What Damages Are Available in a Medical Malpractice Case?
Ragain & Clark August 17, 2023
In order to pursue a medical malpractice case, you must prove that you suffered some type of harm. In other words, the fact that your doctor or other healthcare provider made a mistake is not, by itself, sufficient to support a claim. For example, someone who suffers a permanent disability as a result of medical malpractice would be able to pursue a claim. That said, the harm you suffer does not need to be as drastic as a permanent disability. Understanding the compensation you may be entitled to is critical to deciding whether you need to pursue a claim. If you believe that you have suffered as a result of medical negligence, a medical malpractice attorney can review your case and provide an estimate of what damages you may be able to recover.
Medical malpractice typically results in considerable financial losses for victims. Some of the most common economic damages that victims face include the following:
- Medical expenses. These can include medical expenses required to treat the effects of the malpractice (e.g. visits to the ER, additional surgeries, etc.) as well as ongoing or future medical expenses if the condition resulting from the malpractice will require future care.
- Lost income. If you are unable to work or your inability to work is prolonged as a result of the malpractice, you can seek compensation for your lost income. This can also include lost earning capacity and other losses if you suffer a long-term or permanent disability or if you are only to work part-time.
- Other financial costs. This can include things like increased transportation costs if you are unable to drive, the need for live-in care, or modifications to your home.
Your economic damages are essentially any financial cost or loss that can be represented as a specific dollar amount. For this reason, they are typically the easiest damages to prove. The challenge is keeping track of the documentation so that you can prove this portion of your claim. A medical malpractice attorney can handle the paperwork so that you can focus on your recovery.
Obviously, the harm caused by medical malpractice extends far beyond financial costs and losses. Medical malpractice victims can face difficulties with daily living, such as being unable to take care of themselves or their family, unable to enjoy their hobbies, or unable to perform basic tasks. In addition, victims can experience physical pain and discomfort as well as mental and emotional anguish.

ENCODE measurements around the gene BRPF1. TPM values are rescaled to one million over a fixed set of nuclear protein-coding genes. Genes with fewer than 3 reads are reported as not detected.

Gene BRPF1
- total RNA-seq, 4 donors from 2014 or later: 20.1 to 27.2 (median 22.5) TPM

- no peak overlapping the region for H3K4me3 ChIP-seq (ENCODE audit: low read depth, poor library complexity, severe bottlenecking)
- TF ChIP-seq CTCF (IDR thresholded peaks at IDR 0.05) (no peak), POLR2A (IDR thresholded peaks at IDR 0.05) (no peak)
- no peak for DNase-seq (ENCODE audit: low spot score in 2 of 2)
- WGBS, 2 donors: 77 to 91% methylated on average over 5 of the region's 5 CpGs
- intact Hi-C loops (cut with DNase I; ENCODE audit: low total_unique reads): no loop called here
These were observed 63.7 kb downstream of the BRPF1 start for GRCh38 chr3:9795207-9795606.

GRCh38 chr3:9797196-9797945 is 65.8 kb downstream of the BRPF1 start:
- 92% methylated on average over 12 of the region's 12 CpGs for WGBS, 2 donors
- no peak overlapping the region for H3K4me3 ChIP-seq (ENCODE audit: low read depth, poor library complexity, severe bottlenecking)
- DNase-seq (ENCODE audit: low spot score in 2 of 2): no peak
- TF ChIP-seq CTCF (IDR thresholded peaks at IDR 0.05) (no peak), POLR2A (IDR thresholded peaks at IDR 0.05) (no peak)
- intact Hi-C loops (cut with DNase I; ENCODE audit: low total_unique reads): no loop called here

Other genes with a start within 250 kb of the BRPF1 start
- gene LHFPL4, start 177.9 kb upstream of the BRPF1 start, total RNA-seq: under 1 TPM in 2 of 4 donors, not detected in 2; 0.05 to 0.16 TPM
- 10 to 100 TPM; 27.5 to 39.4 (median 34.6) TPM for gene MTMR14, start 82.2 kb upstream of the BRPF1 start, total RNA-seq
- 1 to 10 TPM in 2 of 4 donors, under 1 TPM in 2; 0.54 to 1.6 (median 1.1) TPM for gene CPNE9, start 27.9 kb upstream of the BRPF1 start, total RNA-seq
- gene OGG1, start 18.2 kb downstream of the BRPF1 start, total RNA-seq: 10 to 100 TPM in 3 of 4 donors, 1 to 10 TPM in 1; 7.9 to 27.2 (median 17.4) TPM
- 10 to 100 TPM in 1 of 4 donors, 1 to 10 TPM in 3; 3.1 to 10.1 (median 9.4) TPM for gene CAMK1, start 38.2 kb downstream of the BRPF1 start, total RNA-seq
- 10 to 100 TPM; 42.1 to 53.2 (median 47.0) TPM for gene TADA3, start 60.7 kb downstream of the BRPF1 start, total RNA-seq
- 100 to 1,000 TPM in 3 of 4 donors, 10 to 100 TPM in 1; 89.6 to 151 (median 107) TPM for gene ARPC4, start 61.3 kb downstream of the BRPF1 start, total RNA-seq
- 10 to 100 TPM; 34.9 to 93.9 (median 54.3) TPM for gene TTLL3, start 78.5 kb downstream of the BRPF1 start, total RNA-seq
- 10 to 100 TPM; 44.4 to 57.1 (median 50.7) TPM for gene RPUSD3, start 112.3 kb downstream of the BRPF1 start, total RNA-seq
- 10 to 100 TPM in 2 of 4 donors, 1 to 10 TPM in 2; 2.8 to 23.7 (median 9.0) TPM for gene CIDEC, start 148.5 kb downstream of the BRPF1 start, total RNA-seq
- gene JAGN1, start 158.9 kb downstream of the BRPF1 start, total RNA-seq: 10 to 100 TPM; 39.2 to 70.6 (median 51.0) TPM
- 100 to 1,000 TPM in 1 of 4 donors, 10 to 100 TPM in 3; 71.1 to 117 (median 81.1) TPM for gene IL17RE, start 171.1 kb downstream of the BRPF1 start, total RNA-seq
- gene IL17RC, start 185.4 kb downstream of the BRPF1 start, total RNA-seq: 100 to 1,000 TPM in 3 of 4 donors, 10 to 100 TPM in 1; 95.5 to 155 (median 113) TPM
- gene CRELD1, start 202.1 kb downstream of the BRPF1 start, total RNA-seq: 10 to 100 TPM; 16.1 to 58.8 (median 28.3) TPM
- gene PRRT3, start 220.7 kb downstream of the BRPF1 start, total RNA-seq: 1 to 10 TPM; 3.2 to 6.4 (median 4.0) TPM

If you have suffered harm as a result of medical malpractice, you may be entitled to non-economic damages for the following:
- Your pain and suffering
- Emotional distress
- Loss of enjoyment
- Diminished quality of life
- Mental trauma
Non-economic damages are difficult to prove because they cannot be objectively documented. An experienced medical malpractice attorney will know how to build a compelling case to support fair compensation for your pain and suffering and other non-economic damages.
A Note About Non-Economic Damages
Non-economic damages are controversial and many states have imposed caps on them. Montana has a cap on non-economic damages specifically for medical malpractice cases, limiting them to $250,000. Wyoming has no such cap. Your lawyer can explain how this will affect your claim.
What About Punitive Damages?
Economic and non-economic damages are types of compensatory damages – damages that are awarded to compensate you for a specific loss. Punitive damages, however, are damages that are awarded in order to punish the at-fault party and dissuade others from being similarly negligent. As a result, punitive damages are infrequently awarded and only in cases where the healthcare provider’s conduct was wilful, malicious, or otherwise outrageous. Wyoming requires that punitive damages be proven by a “preponderance of the evidence” with no cap on the amount that can be awarded. Montana, on the other hand, requires a higher burden of proof – “clear and convincing” – and limits punitive damages to $10 million or 3% of the defendant’s net worth, whichever is greater.
Attorney’s Fees and Court Costs
Attorney’s fees and court costs are typically not awarded in medical malpractice cases as they might be in other types of legal claims. However, this does not mean that you will need to pay your legal fees and other costs out of pocket. Most, if not all, medical malpractice firms charge their attorney’s fees on a contingency basis. While there are some nuances in how a particular firm’s contingency fee might apply to your case, the bottom line is that you do not have to pay any legal fees unless you win your case.
Talk to a Medical Malpractice Attorney at Ragain & Clark Today
At Ragain & Clark, we know what it takes to get results. If you have suffered as a result of medical malpractice, we can help you get fair compensation. To schedule a free consultation, contact us today at 307-388-6400 (Worland) or 406-651-8888 (Billings) to discuss how we can help you move forward.